ElfQuest is a fabulous comic, features so many story aspects I see people asking for on this site. Women of colour? Check. Men looking after the kids while the women go fights? That’s covered. Healthy poly relationships? Don’t get me started on how wonderful Tyldak-Dewshine-Scouter is. Elves with PTSD, mental disorders, adoption, racism, parent-child relationships, and queer people who don’t exist just to be a joke.

That’s right. ElfQuest has queer characters. And it’s all available online to read, for free.

Read ElfQuest today

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I will never understand how people don’t talk more about ElfQuest. Feral elves, wolf bonds, adventuring, POC characters, diverse, loving relationships of EVERY kind (poly, het, homosexual, entirely fluid and completely undefined) AND WHAT, THE ENTIRE SERIES IS ONLINE FOR FREE?!

This is one of the longest independent comics running to date, since 1978, and tumblr should be on FIRE with it. Please, PLEASE take a peek! Start at the Original Quest!


It will be the best thing you’ve ever read. 


RinHaru Week Day 8: Crossovers AU: Elfquest

Elfquest is a story about elves and Wavedancers are sea elves. Here Haru’s elf name is Foam and his soul name is Haruka and Rin’s elf name is Sharktooth and soul name is Rin. Soul name protects the elf’s inner-most self and is revealed when two elves go through Recognition. Recognition happens, when two elves having exceptionally compatible qualities for reproduction meet (they may have met before) and then they experience a sudden and immediate compulsion to mate. This often leads becoming lifemates. While Recognizing the elf involuntarily surrenders his or her soul name to the other recognized elf. This is described by the phrase, “soul meets soul when eyes meet eyes.”

So here’s Haru’s and Rin’s Recognition (◡‿◡✿) 


By Patrick A. Reed

When Wendy and Richard Pini released the first issue of Elfquest in 1978, the landscape of the comic industry was wildly different. The “direct market” model of retailing was still in its infancy, with a loose network of regional companies distributing titles to comic shops around the country, and there was a sharp divide (in both content and style) between the mainstream superhero titles of Marvel and DC, and the adult-themed “comix” from underground publishers. Star Wars was a pop culture sensation, and the public was hungry for more adventure, seeking out all manner of sci-fi and fantasy in theaters and bookstores.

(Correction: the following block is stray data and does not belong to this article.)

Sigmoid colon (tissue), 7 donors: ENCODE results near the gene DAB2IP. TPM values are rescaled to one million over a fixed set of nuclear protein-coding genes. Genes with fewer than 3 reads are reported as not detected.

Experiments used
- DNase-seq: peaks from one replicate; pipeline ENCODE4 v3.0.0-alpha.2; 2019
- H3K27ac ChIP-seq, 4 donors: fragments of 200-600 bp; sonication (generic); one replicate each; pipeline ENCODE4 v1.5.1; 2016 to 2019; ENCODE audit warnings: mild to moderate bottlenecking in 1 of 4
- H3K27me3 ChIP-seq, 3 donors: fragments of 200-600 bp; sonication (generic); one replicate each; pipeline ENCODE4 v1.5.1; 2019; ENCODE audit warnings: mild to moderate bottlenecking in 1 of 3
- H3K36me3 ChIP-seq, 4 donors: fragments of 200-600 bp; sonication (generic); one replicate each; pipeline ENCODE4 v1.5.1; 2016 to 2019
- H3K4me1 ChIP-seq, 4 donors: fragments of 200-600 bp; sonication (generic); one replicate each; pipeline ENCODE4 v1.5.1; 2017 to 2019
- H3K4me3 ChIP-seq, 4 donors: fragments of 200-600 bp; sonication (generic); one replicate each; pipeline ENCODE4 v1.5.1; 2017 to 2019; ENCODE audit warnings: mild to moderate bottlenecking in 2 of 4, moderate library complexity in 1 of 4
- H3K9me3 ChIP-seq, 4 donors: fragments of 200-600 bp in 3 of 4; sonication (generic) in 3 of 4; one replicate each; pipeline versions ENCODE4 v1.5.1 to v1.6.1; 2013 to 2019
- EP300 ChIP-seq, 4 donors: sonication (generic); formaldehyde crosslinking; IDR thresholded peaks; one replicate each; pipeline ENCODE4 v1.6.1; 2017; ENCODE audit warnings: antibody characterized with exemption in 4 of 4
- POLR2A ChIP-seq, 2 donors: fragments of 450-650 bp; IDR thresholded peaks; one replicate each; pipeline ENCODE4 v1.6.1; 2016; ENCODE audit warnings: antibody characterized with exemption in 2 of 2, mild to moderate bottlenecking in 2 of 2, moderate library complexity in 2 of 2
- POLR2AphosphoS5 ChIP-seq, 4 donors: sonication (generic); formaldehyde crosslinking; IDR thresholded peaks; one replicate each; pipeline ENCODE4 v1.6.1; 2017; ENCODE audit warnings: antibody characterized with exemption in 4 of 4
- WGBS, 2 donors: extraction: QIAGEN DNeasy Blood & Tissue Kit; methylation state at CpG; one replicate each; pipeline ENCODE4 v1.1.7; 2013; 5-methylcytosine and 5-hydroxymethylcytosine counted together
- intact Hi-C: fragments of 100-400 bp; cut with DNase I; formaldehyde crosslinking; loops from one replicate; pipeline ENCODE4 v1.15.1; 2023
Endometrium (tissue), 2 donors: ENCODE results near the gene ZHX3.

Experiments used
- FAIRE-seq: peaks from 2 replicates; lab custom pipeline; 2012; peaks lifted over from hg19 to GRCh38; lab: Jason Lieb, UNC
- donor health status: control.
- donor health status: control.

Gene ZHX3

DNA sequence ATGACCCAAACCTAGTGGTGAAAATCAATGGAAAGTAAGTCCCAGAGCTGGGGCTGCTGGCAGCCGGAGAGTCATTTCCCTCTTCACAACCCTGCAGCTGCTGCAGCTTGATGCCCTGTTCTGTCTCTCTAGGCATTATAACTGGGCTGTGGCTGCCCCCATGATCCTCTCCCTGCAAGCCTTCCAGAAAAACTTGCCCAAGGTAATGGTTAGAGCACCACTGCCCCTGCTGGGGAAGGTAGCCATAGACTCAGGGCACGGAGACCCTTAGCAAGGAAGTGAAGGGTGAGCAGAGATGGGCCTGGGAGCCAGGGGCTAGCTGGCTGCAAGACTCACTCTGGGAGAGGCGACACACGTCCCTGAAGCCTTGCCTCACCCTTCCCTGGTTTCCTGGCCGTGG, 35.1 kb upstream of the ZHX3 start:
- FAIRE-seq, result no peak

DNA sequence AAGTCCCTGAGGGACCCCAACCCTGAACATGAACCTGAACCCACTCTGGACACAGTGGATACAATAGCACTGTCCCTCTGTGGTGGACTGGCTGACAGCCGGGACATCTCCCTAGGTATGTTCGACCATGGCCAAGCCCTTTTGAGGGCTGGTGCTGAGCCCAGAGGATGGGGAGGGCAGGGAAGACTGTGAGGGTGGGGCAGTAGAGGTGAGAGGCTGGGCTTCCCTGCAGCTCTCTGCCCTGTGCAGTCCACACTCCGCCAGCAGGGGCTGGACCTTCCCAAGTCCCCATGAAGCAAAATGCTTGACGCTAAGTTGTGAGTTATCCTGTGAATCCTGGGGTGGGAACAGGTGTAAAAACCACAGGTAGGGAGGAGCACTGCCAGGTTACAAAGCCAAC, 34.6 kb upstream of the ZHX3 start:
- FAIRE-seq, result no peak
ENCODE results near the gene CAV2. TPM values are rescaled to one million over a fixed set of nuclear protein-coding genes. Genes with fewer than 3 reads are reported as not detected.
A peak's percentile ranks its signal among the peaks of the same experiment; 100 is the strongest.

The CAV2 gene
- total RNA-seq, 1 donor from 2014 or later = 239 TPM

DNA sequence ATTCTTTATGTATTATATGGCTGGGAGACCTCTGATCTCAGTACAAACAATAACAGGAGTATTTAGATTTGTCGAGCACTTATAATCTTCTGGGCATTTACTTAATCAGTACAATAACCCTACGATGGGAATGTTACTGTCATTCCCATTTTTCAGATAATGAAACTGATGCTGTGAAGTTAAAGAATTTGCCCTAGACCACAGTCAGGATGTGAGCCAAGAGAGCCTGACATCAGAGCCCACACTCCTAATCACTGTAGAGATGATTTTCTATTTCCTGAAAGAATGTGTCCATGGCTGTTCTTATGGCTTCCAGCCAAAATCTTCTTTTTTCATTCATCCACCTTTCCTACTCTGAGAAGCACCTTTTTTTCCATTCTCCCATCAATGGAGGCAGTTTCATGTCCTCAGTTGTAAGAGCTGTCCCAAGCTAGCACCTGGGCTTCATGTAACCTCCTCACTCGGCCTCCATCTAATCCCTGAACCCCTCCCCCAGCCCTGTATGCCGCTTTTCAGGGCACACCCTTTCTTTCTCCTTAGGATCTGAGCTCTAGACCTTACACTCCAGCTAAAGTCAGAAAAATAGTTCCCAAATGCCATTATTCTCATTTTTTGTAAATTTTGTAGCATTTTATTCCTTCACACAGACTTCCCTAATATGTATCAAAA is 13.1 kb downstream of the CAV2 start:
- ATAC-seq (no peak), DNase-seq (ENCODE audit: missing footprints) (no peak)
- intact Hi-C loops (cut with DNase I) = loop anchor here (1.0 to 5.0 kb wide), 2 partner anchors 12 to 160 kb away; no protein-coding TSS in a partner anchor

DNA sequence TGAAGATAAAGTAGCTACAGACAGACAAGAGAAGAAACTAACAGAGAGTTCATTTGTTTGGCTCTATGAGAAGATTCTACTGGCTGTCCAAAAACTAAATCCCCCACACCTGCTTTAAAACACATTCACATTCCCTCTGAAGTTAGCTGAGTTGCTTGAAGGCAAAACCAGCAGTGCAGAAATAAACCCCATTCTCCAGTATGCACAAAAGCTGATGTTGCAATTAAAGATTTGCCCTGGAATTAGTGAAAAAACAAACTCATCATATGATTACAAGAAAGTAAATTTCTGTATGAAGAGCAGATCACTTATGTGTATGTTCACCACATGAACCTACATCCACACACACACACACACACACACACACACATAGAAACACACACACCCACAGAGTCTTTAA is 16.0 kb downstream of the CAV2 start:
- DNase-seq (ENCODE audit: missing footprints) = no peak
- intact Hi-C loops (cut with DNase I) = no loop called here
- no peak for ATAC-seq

It was the perfect moment for Elfquest to appear, and almost immediately, the Pinis had a best-selling comic on their hands. Within a few years, they sparked a second revolution, collecting Elfquest in a series of full-color paperbacks that pioneered the influx of comics into mainstream bookstores, and effectively laid the groundwork for the graphic novel market.

Now, 36 years later, they’re still working on their signature creations, and have partnered with Dark Horse to publish a new series, Elfquest: The Final Quest, as well as new collections of the original series and a special “Gallery Edition,” shot from the original artwork. ComicsAlliance got the chance to catch up with them at the Dark Horse booth at San Diego Comic-Con, and discuss how Elfquest has impacted the world of comics, both creatively and business-wise.